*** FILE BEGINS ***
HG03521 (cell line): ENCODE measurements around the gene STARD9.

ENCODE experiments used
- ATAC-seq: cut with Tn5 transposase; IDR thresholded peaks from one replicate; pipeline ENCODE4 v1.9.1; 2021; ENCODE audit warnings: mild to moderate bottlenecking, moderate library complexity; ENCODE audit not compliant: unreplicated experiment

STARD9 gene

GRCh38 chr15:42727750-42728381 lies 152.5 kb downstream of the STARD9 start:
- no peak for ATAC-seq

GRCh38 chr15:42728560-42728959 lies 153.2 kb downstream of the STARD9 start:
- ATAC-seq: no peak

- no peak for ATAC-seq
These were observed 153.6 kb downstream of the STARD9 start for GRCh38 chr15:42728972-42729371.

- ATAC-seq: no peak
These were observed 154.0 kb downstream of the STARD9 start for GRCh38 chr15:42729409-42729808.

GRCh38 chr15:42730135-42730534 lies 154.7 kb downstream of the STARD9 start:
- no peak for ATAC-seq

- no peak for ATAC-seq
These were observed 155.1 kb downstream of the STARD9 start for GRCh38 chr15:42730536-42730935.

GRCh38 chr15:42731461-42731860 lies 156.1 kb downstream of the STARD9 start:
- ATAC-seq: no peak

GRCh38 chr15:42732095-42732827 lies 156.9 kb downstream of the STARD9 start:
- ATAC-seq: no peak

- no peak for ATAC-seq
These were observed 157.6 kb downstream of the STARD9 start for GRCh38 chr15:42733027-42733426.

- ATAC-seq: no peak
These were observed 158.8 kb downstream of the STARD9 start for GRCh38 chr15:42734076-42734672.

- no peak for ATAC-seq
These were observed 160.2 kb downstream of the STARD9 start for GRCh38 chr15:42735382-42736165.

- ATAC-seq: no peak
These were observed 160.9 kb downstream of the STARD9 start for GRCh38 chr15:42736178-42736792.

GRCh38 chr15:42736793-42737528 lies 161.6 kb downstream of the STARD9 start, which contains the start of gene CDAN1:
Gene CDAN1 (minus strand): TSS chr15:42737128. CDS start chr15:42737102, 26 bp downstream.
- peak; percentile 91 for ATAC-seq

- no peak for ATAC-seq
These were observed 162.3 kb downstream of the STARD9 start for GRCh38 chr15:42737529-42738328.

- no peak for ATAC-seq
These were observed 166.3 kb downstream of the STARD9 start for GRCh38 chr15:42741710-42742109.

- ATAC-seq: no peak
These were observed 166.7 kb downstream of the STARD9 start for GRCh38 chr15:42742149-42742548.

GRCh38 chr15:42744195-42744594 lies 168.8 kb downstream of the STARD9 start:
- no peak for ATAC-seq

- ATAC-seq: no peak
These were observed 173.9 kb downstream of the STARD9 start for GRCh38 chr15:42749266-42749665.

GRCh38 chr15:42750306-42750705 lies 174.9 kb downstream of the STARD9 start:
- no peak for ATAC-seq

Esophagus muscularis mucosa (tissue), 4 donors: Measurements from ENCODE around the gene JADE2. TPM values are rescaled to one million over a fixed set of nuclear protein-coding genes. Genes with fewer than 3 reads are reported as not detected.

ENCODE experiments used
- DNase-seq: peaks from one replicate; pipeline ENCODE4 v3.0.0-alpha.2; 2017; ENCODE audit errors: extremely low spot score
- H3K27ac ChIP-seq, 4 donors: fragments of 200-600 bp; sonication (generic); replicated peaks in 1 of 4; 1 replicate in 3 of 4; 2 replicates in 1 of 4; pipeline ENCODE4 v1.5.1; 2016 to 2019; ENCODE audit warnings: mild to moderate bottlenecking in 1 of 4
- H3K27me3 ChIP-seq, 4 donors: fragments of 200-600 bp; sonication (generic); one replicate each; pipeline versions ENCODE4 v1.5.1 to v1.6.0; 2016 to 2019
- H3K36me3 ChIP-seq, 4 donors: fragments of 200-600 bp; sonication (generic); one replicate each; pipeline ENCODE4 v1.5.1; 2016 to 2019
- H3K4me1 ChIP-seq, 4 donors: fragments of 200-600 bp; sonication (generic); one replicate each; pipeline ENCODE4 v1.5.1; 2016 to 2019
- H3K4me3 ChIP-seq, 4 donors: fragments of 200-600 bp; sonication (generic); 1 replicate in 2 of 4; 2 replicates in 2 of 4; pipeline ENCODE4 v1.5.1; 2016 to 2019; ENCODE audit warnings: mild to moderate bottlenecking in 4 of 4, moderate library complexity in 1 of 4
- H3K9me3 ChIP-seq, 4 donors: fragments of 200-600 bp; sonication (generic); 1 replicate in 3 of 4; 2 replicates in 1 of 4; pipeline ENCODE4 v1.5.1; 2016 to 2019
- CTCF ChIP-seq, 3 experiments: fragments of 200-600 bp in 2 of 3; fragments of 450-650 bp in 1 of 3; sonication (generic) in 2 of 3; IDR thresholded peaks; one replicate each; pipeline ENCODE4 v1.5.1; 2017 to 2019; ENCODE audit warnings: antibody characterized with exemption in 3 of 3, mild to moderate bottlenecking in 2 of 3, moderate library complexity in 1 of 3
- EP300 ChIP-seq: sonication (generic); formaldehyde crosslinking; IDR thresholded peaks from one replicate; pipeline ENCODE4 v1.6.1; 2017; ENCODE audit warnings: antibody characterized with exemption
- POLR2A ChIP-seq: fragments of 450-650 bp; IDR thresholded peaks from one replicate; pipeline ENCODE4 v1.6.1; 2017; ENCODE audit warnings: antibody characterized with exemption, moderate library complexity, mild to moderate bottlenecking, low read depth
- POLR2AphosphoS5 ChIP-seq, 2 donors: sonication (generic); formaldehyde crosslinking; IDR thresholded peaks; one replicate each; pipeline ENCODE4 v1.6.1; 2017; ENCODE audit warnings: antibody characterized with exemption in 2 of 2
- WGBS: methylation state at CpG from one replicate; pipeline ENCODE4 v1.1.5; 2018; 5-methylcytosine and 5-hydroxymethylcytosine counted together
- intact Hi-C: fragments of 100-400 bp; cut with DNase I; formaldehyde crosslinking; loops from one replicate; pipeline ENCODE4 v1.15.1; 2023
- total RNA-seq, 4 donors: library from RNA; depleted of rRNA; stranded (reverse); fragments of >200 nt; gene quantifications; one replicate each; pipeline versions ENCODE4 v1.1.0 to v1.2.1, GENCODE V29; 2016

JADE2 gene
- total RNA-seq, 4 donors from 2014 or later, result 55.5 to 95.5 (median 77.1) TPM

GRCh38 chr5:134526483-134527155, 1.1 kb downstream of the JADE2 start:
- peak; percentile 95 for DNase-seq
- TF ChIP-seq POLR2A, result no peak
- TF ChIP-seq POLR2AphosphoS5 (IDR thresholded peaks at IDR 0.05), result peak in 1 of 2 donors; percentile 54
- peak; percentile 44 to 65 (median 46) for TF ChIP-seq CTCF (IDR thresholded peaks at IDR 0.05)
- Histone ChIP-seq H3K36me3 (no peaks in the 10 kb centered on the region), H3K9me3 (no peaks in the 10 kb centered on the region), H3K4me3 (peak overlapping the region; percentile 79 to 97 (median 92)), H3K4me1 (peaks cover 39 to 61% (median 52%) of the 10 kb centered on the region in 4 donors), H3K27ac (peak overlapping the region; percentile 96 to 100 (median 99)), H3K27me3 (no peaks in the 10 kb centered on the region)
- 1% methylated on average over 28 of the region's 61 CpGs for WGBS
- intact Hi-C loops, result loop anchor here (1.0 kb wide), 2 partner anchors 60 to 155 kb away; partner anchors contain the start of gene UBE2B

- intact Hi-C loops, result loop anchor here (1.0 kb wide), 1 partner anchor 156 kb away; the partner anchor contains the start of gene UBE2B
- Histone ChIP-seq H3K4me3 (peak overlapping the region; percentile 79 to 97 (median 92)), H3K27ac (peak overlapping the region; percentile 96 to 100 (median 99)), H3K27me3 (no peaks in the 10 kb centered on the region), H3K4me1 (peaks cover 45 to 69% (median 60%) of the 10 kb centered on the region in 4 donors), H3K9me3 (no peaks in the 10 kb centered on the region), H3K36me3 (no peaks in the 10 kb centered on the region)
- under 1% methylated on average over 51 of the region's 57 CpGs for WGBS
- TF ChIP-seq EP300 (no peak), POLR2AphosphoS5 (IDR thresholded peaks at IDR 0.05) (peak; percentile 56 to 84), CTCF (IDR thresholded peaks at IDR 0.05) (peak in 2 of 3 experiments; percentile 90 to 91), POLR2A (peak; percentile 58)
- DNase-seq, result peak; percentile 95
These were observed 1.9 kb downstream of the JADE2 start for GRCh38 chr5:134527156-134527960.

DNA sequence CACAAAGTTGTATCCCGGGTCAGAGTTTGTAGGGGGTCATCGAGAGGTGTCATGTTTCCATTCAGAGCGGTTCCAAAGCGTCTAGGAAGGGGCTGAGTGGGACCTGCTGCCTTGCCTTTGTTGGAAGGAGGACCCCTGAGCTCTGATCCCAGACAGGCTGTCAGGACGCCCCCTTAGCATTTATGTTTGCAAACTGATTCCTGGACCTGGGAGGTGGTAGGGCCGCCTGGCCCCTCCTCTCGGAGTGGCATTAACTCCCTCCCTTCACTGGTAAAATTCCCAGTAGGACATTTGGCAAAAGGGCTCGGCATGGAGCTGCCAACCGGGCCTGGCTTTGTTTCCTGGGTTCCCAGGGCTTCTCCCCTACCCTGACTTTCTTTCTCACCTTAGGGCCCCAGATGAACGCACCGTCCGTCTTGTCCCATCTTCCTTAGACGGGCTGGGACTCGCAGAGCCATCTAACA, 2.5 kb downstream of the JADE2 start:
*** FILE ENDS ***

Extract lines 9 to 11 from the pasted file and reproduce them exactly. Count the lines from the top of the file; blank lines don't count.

- no peak for ATAC-seq
These were observed 153.6 kb downstream of the STARD9 start for GRCh38 chr15:42728972-42729371.

- ATAC-seq: no peak